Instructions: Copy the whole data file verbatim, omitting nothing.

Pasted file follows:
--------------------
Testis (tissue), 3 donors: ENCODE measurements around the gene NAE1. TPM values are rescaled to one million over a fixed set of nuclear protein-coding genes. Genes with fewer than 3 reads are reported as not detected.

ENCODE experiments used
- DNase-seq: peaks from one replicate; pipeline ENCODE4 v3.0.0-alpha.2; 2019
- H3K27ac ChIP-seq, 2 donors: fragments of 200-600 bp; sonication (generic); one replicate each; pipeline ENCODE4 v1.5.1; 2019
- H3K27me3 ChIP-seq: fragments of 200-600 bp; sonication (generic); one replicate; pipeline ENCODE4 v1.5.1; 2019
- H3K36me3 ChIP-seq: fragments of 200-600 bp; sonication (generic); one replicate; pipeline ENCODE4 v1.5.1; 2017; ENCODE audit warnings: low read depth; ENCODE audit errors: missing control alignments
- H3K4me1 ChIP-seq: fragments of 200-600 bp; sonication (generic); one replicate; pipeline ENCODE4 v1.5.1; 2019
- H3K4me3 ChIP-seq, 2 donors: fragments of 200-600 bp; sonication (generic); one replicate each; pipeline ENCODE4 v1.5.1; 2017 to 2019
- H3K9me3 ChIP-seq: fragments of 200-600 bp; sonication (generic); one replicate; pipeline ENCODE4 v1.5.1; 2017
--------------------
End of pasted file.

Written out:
Testis (tissue), 3 donors: ENCODE measurements around the gene NAE1. TPM values are rescaled to one million over a fixed set of nuclear protein-coding genes. Genes with fewer than 3 reads are reported as not detected.

ENCODE experiments used
- DNase-seq: peaks from one replicate; pipeline ENCODE4 v3.0.0-alpha.2; 2019
- H3K27ac ChIP-seq, 2 donors: fragments of 200-600 bp; sonication (generic); one replicate each; pipeline ENCODE4 v1.5.1; 2019
- H3K27me3 ChIP-seq: fragments of 200-600 bp; sonication (generic); one replicate; pipeline ENCODE4 v1.5.1; 2019
- H3K36me3 ChIP-seq: fragments of 200-600 bp; sonication (generic); one replicate; pipeline ENCODE4 v1.5.1; 2017; ENCODE audit warnings: low read depth; ENCODE audit errors: missing control alignments
- H3K4me1 ChIP-seq: fragments of 200-600 bp; sonication (generic); one replicate; pipeline ENCODE4 v1.5.1; 2019
- H3K4me3 ChIP-seq, 2 donors: fragments of 200-600 bp; sonication (generic); one replicate each; pipeline ENCODE4 v1.5.1; 2017 to 2019
- H3K9me3 ChIP-seq: fragments of 200-600 bp; sonication (generic); one replicate; pipeline ENCODE4 v1.5.1; 2017